My Lords, I do not wish to "shoot" any more questions at my noble friend, but as one who has spent many happy years in Hong Kong may I express my deep regret and sadness at the necessity for closing down the Dockyard? I am glad to know of the retention of at least this small base in Hong Kong Island, so that we know that the extremely happy relations between the Chinese Dockyard employees and ourselves will not be completely severed.


My Lords, I am not going to attempt, one way or the other, to criticise the policy of closing the Dockyard, but I am sorry that nothing is said in the statement about the possible alternative use of the Dockyard by civilian interests. I should like to ask whether that point has yet been gone into.


My Lords, before I try to answer the numerous questions which have naturally occurred to your Lordships on this important matter, I should like to reiterate that it was with very great sorrow that this decision was taken. We have gone into it with great care and considered all the matters which your Lordships have raised. We have considered it in conjunction with Australia, New Zealand, Malaya and the United States. Of course they share our regret, but they appreciate our difficulties and the necessity for this decision.

The Royal Navy will be very much in evidence in Hong Kong though, as I have explained, on a reduced scale. There will be six inshore minesweepers based there, and normally a frigate or destroyer will be in the area. There will be visits by units of our Fleet in the Far East which, as the Government have already made clear, will be maintained in considerable strength. Our Fleet in the Far East will continue to use Singapore Naval Base. The long-term future of Singapore Dockyard, as your Lordships know, is still under examination.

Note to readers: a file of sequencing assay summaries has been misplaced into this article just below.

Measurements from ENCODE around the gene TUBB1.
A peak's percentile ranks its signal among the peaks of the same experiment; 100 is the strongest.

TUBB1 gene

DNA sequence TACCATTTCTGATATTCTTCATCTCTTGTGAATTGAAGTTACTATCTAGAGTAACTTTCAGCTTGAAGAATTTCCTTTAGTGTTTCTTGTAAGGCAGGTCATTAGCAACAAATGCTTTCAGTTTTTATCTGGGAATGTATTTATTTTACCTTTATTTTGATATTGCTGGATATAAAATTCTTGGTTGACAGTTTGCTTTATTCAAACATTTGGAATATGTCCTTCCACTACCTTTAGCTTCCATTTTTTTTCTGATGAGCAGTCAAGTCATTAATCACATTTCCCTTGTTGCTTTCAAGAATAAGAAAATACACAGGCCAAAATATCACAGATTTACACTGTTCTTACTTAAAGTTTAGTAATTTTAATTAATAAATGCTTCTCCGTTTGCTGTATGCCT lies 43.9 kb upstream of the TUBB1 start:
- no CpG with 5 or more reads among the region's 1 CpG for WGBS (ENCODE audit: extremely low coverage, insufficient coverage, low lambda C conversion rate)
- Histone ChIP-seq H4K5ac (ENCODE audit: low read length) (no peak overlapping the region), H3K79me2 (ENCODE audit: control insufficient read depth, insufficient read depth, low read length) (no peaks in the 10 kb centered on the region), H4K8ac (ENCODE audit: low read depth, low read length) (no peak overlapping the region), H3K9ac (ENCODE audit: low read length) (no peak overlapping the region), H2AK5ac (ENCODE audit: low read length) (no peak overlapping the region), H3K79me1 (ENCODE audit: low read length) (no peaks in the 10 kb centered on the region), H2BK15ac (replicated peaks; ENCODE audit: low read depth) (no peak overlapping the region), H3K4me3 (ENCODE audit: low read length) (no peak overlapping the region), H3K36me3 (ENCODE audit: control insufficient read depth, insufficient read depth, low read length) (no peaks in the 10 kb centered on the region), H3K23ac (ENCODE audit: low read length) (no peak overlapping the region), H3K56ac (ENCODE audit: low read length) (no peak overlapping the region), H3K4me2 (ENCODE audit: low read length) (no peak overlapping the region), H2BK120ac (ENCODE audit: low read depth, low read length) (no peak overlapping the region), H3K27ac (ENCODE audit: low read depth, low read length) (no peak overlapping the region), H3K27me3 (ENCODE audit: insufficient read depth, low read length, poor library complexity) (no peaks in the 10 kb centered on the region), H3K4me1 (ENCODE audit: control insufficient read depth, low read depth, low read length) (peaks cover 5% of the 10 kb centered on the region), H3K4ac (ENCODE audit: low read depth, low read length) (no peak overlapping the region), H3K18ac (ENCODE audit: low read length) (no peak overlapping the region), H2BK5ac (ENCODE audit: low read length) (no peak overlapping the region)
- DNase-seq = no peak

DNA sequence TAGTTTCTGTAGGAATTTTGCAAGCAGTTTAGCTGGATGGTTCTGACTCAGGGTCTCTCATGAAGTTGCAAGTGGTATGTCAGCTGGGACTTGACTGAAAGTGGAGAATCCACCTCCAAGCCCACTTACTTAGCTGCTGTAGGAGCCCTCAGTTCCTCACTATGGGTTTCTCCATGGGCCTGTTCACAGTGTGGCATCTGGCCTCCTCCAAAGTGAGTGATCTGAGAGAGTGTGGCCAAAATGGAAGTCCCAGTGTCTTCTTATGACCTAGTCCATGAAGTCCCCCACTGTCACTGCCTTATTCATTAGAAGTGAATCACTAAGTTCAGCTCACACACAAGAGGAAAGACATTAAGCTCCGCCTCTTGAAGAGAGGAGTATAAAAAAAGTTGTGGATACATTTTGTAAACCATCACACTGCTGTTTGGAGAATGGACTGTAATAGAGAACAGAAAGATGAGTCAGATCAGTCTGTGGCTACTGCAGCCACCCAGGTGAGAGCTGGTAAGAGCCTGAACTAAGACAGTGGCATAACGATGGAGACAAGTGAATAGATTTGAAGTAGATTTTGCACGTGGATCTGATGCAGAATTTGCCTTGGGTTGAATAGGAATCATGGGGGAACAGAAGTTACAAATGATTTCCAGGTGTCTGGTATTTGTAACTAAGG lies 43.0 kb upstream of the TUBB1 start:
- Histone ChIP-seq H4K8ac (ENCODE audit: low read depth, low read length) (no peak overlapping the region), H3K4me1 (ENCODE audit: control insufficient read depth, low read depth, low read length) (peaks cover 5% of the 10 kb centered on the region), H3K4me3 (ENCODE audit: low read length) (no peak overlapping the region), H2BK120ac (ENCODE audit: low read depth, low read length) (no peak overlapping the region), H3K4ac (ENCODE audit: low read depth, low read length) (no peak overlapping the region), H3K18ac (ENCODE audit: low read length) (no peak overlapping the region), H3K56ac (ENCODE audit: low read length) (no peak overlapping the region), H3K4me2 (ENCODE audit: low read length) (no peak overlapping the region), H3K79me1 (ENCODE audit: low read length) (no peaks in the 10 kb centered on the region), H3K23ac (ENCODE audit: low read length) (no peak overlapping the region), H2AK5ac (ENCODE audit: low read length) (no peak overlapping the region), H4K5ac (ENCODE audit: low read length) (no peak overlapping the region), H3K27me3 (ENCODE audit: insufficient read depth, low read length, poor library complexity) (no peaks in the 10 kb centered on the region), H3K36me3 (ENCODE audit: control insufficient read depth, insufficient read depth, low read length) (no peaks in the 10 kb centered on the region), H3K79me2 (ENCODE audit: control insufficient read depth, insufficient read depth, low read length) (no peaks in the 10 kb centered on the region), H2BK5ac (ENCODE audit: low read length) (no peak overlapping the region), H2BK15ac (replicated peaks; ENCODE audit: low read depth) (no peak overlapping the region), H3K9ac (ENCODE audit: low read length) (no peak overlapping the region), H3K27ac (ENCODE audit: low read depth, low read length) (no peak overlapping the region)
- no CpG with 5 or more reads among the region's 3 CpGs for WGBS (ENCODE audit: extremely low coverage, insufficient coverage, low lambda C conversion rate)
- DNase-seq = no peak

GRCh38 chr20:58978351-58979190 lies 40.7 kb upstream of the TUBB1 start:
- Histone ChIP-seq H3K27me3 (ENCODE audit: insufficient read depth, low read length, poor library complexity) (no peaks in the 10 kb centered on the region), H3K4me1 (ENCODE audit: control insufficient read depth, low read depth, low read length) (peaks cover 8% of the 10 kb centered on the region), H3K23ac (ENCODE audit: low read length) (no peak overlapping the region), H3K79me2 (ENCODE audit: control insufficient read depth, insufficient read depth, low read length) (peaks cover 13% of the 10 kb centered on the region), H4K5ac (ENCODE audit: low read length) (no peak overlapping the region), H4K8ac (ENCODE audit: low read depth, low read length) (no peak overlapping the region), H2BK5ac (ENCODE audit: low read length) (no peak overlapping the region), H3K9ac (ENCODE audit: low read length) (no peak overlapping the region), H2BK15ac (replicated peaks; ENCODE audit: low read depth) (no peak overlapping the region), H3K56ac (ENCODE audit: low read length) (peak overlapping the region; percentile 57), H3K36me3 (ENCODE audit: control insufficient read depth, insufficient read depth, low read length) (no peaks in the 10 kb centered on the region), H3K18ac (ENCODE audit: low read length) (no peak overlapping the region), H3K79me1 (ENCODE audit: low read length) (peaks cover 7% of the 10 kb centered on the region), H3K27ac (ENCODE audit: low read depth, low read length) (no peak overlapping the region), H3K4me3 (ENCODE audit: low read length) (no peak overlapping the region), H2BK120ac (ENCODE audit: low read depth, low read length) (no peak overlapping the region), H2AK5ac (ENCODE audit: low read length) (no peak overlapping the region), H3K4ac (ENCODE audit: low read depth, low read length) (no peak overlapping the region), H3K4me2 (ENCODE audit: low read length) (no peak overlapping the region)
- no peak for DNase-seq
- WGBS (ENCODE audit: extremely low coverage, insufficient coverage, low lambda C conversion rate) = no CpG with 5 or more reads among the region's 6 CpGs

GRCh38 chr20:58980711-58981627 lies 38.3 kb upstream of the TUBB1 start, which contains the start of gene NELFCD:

Several of your Lordships have asked about the future of the men who have worked long and loyally in the Dockyard. The noble Lord, Lord Lawson, asked me the number who would be affected. The number is about 4,700. The local government and Dockyard authorities will, of course, do their utmost to obtain offers of work elsewhere for redundant employees. The two-year period to which I referred has been fixed in order to facilitate a phased run-down in all departments of the Dockyard so that employees have the best possible opportunity of finding other employment. At the moment there is a boom in building in Hong Kong, and I hope that many of the men will be able to find work there. I hope that many will be able to find work in local government. Of course, there is the risk that the large number of refugees coming across from the mainland may also be competing for these jobs, but I can assure the noble Lord that the finding of honourable and decent work for these men is uppermost in our minds.